Art Walk Porty: Stories in the Salt

This year’s Art Walk Porty examines the watery geographies of Portobello through residencies, workshops and film screenings

Preview by Harvey Dimond | 30 Aug 2022
  • Akosua Adoma Owusu, Drexciya

Titled SALT, the core programme of the 2022 rendition of the festival operates at the intersection of art, science and ecology, and features exhibitions, four artist residencies, film screenings and artist-led talks and walks. Although taking place in September, the interdisciplinary project will extend into 2023, culminating in a publication with four writers' responses to the residencies. The commissioned texts will also feature throughout September on

The festival’s curator, and participating artist Rosy Naylor, explains the importance of this extended temporality, of "bringing visibility to a social practice method that many of the residency artists are involved with, to perhaps show that the conversations along the duration of a project can be as valuable as final outcomes." While the old saltpans at Joppa provide an immediate link to this year’s title SALT, Naylor also thinks through the issue of seawater salinity – "of the salinity levels in our seas and oceans serving as a potential measure of increasing global changes relating to climate." 

The four resident artists will show their work at the Art Walk Hub (at 189 Portobello High Street) at this early stage of their residencies, with a further exhibition planned in March 2023 that will show the culmination of the artists’ projects. One of the four artists in residence is Natasha Thembiso Ruwona, who is curating ENDLESS/BELLY, interrogating myth, spirituality and memory in response to Black Ecologies. It features three new live art commissions by Edinburgh-based practitioners Tanatsei Gambura, Khadea Santi and Lisa Williams. Ruwona has also programmed a screening of six films by Black artists creating work centred on water, taking place on Saturday 3 September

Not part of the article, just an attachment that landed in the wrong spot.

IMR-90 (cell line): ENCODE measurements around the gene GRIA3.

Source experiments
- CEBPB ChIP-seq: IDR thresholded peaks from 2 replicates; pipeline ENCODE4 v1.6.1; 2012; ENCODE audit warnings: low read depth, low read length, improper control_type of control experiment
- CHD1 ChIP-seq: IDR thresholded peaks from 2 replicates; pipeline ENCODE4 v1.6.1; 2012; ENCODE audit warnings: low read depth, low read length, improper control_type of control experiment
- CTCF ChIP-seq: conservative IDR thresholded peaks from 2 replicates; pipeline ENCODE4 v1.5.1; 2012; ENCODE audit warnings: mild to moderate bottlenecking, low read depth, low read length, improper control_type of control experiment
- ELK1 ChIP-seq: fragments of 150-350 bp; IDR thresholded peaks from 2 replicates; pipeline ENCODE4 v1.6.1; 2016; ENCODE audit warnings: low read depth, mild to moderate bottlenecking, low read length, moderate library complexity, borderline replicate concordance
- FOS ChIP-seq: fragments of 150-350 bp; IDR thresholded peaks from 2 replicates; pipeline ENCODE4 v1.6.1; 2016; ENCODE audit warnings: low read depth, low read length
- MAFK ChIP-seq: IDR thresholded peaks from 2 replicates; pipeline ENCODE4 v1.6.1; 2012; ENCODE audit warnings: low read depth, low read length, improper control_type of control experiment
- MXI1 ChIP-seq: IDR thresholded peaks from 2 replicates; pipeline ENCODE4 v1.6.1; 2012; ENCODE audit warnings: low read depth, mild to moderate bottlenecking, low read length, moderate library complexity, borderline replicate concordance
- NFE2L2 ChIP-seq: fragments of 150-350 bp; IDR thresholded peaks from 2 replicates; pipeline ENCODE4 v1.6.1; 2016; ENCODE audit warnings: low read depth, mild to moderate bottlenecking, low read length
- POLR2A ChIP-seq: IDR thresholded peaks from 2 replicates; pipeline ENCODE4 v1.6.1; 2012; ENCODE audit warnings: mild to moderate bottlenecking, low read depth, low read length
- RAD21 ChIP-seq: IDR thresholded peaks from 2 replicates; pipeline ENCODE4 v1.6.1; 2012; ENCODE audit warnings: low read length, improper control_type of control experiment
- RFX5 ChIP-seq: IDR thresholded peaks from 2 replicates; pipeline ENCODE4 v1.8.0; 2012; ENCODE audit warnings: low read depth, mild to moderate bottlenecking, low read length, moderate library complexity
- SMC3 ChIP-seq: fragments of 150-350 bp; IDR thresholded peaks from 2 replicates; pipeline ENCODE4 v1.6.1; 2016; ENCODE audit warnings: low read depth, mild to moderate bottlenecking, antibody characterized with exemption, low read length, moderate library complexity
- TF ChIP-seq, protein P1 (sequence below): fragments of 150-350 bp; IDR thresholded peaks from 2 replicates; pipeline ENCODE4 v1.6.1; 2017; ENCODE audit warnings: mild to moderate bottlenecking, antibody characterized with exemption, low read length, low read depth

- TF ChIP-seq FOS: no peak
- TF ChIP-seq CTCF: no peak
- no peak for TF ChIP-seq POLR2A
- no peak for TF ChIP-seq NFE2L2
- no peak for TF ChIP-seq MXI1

A hand holding a dark sea shell in front of a sandy beach.
Khadea Santi, Salt Wounds, 2022. Image courtesy of the artist

Meanwhile, fellow resident artist Tonya McMullan presents Crude Floral, which considers the future of the areas around Seafield, and how these futures can cater to the community while simultaneously addressing the effects of climate change. McMullan will lead a ‘Synthetic Seawater’ workshop on Friday 9 September followed by a ‘Seafield Scent Identifying’ workshop on Sunday 11 September. Joanne Matthews’ residency, titled I looked out and saw plumes of salted air, will grapple with the connections between capitalism, rising sea levels and over-salination, while Mahala Le May’s Tasting stories from the sea will focus on global food production in relation to the Forth area, through a series of participatory events and workshops. 

Exhibitions by an array of artists, including Iman Tajik, Julia Barton and Di McGhee take place across Portobello during the festival, as well as an exciting and extensive programme of film screenings, walks, swims and book launches. 

Art Walk Porty 2022 launches on 31 August, and continues until 11 September